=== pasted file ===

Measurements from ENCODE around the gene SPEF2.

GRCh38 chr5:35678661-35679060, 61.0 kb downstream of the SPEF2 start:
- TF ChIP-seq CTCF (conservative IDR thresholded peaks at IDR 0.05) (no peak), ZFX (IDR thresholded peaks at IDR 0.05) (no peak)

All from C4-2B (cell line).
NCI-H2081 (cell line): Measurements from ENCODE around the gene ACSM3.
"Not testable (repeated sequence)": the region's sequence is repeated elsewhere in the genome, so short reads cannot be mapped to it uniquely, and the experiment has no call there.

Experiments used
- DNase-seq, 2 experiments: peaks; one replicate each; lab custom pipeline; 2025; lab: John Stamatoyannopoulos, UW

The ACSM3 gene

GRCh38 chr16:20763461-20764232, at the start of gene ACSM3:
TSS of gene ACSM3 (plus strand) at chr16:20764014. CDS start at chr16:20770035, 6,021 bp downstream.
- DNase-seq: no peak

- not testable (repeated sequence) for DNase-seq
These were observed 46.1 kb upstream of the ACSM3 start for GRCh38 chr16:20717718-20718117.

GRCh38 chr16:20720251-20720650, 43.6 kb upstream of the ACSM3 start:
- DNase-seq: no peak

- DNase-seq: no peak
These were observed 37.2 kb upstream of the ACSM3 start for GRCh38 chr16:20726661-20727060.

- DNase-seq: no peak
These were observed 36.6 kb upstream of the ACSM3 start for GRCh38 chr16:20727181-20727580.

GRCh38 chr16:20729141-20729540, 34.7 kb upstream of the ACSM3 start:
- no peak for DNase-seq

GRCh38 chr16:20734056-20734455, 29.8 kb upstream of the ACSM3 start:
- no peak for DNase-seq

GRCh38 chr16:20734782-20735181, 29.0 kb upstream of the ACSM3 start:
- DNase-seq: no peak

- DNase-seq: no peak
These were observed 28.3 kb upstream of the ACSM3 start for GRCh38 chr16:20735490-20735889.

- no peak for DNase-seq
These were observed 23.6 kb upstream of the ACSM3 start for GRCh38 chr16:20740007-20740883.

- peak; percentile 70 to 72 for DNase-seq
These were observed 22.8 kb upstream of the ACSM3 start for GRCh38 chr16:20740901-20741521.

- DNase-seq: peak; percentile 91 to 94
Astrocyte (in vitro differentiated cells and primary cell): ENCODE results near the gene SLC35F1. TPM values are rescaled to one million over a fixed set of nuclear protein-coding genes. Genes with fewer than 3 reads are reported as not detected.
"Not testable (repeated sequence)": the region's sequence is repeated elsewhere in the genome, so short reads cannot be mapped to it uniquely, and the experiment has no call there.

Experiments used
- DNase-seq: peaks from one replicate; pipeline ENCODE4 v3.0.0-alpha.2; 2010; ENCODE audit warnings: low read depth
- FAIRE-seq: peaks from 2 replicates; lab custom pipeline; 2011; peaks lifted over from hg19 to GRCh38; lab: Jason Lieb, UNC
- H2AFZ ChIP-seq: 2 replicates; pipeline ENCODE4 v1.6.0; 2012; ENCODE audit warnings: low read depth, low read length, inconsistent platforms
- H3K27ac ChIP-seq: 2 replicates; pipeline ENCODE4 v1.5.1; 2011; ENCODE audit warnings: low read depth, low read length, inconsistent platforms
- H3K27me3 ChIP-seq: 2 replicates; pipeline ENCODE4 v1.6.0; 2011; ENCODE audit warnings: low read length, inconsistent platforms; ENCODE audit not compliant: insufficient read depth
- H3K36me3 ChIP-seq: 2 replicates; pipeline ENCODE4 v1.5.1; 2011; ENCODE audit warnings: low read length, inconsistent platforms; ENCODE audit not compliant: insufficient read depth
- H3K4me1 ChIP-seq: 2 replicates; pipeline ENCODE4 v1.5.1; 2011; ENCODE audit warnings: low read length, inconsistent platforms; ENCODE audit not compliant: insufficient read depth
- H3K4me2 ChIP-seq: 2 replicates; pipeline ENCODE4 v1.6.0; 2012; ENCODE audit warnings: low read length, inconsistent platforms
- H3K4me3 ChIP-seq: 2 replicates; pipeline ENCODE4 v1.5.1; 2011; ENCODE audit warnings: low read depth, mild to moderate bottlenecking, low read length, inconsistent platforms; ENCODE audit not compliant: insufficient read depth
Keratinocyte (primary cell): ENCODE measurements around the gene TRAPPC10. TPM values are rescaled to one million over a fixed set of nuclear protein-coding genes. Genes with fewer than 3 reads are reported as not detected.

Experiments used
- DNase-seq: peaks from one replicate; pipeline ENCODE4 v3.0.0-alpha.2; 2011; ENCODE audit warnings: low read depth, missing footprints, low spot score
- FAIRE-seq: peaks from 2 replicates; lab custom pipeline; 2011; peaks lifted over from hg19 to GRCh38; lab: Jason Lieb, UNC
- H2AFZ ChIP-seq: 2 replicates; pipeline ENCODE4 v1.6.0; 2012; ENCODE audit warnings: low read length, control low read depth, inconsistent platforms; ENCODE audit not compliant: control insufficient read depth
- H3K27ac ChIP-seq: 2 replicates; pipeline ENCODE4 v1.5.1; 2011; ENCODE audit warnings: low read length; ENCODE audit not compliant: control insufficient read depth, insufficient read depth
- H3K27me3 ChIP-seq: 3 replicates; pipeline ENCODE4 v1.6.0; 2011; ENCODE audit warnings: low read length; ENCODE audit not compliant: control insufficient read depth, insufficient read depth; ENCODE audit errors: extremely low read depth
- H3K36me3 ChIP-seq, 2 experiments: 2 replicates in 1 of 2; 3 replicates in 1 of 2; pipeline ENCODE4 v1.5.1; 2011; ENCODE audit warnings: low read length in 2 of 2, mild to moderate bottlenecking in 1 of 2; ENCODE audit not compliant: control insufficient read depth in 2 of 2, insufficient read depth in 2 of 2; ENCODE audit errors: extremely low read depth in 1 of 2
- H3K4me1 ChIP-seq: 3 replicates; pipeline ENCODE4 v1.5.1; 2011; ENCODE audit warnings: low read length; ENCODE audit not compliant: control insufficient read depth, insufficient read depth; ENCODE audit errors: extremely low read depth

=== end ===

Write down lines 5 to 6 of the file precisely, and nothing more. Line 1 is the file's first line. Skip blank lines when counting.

NCI-H2081 (cell line): Measurements from ENCODE around the gene ACSM3.
"Not testable (repeated sequence)": the region's sequence is repeated elsewhere in the genome, so short reads cannot be mapped to it uniquely, and the experiment has no call there.